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November 13, 2008

Posted by K in Uncategorized.

Children grow up to lose their childhood; that is the
pattern, yes? But that’s not really true, is it? We grow up to find our
childhood, we live as children of the adult world. Our sorrows and worries,
they come and go, but while we live in them, we think they are so big, don’t we?
Just like as children, an argument would seem like the end of happy life, only
to be forgotten the next day, as playtime approached again. Forgiving becomes
harder in the second childhood. Or maybe I mean forgetting.

Nothing really matters. But paradoxically, everything does.
Passing that exam, washing those clothes, satisfying that craving for food. And
if ignored, we realise that we could go without just as easily.

I’m glad I’m alive. I don’t know what I’m doing here, I don’t
have answers. I’m looking. And every now and then, when banality enters my
life, I realise the perfect answer is available.


‘E flicked his nose and blew a raspberry.

(I was going to make these into three separate posts, but
unfortunately, my internet connection is indirectly suggesting I shrink it to
one. My connection has been really slow for the past two days…I’m wondering
if I’ve picked up an ugly.)

I’ve been back in Delhi since November 24. I’ve been to the
library-once. I have met a friend-once. I have met another friend-twice
(principally because she lives closer to home). The rest of the time I’ve just
sat at home doing- nothing. Ok, so I stay up nights downloading and watching
Season 5 of Grey’s Anatomy. I’ve watched most of the movies I had collected on
my laptop. I’ve read the books I borrowed from the library (Ice-Candy Man-nice.
Agatha Christie x 3-cute.)

Why is it that most (all?) hoardings depicting women have so
much cleavage on display? I mean, yes, secret project objectify and all that,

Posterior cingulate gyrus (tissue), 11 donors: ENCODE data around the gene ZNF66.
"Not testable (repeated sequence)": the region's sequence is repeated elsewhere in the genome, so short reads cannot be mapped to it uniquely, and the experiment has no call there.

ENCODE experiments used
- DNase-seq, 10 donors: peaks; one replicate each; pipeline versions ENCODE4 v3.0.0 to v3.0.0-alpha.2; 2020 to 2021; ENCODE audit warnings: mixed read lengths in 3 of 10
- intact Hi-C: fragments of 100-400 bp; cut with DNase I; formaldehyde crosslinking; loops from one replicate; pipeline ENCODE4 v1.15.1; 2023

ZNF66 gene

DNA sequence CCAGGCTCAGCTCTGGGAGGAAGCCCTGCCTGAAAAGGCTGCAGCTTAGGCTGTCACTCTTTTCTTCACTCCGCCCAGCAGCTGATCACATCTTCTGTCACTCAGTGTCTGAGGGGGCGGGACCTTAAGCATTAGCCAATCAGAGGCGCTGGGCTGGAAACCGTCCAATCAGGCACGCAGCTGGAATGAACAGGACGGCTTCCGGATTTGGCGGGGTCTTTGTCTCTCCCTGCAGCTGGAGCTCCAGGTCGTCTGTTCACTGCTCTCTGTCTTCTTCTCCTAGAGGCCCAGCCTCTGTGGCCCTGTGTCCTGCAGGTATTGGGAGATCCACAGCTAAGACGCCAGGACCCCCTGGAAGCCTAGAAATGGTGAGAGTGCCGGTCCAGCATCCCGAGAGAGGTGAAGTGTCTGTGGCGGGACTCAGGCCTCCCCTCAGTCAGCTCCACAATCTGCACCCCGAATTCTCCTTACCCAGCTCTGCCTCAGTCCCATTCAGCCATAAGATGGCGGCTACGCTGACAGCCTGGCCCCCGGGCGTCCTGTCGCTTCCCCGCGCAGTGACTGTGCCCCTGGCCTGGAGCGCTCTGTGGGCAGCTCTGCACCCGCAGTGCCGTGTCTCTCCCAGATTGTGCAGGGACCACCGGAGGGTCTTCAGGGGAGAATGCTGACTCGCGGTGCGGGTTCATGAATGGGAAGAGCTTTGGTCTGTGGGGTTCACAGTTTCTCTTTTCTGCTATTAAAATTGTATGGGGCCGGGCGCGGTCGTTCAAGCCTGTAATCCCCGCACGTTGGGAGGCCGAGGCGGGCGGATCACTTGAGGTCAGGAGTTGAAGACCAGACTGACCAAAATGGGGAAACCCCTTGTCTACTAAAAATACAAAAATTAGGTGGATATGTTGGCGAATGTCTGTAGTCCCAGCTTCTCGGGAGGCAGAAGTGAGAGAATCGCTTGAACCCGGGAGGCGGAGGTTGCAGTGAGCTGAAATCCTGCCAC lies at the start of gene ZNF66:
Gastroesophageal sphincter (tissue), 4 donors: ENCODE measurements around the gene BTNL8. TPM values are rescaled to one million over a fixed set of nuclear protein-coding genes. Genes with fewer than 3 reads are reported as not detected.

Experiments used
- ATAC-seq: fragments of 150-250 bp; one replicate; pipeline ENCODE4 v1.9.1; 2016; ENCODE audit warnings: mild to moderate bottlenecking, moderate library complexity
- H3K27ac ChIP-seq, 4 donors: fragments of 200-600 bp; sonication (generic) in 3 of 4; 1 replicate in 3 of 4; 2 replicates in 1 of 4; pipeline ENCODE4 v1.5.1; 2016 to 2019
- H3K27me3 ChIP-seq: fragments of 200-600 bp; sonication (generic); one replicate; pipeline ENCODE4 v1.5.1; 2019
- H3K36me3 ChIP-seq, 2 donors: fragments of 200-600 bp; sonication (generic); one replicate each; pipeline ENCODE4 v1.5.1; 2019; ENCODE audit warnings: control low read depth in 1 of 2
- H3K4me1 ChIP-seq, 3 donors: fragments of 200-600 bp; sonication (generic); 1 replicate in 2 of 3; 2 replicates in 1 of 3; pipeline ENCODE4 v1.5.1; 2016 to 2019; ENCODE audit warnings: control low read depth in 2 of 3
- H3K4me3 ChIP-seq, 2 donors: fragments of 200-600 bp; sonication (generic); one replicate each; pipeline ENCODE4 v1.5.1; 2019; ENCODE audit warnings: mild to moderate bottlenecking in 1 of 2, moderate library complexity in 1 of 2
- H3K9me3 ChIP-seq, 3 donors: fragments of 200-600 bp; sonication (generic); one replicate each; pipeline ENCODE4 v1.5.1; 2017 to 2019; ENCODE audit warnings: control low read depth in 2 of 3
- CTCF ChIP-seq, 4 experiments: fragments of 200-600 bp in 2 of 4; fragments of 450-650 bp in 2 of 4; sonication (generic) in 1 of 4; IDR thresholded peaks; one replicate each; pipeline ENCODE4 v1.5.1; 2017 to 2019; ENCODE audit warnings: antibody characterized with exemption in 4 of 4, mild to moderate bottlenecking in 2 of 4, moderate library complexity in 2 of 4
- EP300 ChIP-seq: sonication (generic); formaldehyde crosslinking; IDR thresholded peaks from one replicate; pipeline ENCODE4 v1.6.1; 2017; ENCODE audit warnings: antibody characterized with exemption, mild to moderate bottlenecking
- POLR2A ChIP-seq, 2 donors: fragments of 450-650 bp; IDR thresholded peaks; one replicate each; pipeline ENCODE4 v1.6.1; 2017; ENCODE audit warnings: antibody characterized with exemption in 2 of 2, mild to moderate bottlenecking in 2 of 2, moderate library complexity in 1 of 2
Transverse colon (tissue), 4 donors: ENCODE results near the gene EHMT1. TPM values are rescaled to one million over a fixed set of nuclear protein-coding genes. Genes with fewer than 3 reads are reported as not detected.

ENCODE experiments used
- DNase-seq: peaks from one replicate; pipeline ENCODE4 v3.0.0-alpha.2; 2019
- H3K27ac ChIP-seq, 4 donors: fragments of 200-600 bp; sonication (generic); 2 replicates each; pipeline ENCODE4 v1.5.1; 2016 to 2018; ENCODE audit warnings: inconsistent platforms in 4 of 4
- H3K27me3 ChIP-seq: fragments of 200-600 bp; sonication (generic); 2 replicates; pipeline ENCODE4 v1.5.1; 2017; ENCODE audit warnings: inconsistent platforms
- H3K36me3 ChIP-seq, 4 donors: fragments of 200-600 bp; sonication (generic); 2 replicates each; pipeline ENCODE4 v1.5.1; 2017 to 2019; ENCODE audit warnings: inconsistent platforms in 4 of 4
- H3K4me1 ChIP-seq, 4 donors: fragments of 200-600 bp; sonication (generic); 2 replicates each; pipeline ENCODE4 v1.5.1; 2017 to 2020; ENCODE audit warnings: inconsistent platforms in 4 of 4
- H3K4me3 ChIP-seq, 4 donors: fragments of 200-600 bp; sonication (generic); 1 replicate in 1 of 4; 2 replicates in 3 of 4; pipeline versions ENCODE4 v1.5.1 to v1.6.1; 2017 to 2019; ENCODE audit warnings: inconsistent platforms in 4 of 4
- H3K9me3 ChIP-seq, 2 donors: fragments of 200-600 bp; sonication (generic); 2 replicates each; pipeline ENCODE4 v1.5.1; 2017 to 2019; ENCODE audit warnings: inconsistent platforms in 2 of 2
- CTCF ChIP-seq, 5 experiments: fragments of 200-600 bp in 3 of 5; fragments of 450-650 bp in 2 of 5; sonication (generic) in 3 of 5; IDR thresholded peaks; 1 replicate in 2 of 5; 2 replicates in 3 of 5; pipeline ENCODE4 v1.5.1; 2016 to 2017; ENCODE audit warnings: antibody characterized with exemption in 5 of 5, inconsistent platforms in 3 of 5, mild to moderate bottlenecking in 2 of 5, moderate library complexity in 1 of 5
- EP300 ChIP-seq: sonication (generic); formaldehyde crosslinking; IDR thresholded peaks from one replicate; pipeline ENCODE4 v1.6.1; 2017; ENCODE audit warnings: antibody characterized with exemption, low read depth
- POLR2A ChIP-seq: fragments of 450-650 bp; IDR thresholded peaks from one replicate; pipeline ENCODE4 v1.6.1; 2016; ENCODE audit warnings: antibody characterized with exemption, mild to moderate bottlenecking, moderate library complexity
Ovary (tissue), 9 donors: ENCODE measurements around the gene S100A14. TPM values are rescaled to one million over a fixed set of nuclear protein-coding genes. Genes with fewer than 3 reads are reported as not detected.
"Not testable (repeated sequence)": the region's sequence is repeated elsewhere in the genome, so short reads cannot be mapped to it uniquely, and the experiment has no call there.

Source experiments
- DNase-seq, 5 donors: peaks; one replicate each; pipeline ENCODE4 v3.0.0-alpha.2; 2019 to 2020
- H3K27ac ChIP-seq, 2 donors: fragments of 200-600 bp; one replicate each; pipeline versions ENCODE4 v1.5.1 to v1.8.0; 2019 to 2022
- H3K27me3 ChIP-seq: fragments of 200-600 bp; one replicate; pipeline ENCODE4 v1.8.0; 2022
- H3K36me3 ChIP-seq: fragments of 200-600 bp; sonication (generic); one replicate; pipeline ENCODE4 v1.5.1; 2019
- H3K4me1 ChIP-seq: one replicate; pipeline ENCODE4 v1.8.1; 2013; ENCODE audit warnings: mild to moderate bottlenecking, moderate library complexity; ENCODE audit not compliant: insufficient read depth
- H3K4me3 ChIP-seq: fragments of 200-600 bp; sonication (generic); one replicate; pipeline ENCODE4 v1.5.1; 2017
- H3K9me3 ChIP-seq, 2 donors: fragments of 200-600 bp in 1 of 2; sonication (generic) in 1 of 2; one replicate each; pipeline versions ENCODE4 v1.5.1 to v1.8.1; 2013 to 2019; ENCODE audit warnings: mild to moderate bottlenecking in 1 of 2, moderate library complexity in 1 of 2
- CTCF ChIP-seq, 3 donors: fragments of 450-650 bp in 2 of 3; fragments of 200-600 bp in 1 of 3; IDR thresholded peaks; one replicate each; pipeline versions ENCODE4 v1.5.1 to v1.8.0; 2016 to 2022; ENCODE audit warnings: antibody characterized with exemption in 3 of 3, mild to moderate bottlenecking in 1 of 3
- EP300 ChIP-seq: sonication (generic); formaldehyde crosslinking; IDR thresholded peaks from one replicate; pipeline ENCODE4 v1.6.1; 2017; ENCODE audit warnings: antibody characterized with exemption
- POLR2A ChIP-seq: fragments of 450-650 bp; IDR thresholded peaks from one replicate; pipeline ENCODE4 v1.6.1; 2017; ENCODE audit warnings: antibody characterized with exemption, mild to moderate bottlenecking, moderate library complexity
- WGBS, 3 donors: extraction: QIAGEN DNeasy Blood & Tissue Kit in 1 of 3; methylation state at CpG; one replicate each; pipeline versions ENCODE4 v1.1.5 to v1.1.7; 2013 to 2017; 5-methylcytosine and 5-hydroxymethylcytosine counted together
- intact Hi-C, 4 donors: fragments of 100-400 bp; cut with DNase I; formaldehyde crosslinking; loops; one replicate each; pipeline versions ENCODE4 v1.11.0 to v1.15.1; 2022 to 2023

but in our context (read-‘Indian’) that is so far removed from reality. Is that
why ‘Indian’ men have such a problem with the female body? Quite a disconnect-
hoardings suggesting an image that doesn’t find confirmation on the streets.

That bit in Ice-Candy Man where the ice-candy man suggests
to his Sikh friend that he can get rid of his tenants by arranging a mass
flashing of genitals at the women. I found that very disturbing. Why should the
sight of a penis offend someone? How can it be used to insult the watcher? And
I was even more disturbed to realise that I would be distressed if I were
flashed like that. Not because my eyes are delicate-but because of the
assumption that one gender can exert its sexual power on me by the mere
suggestion of violation.



1. anonymouse - November 15, 2008

You have been in Delhi since November 24. Do you live in a Counter Clock world?

2. sporadicblogger - November 17, 2008

anonymouse- Oops 😛

3. Jon Norland - December 25, 2008

This whole business of growing up and losing our childhood. Does it really happen to anyone, short of developing full-blown amnesia?

You are 21. I am 59. We’ve exchanged comments online for 3 years or so and I’ve never noticed that I’ve distanced myself from my childhood noticeably farther than you have.

I’m sitting at my desk and over to the left are pillows I sat on when I was 8 years old. On a shelf to my right is a monkey made from a sock by my grandmother. It is as old as my oldest memories. I slept with it when I was 3 years old. Now I sleep with my dog.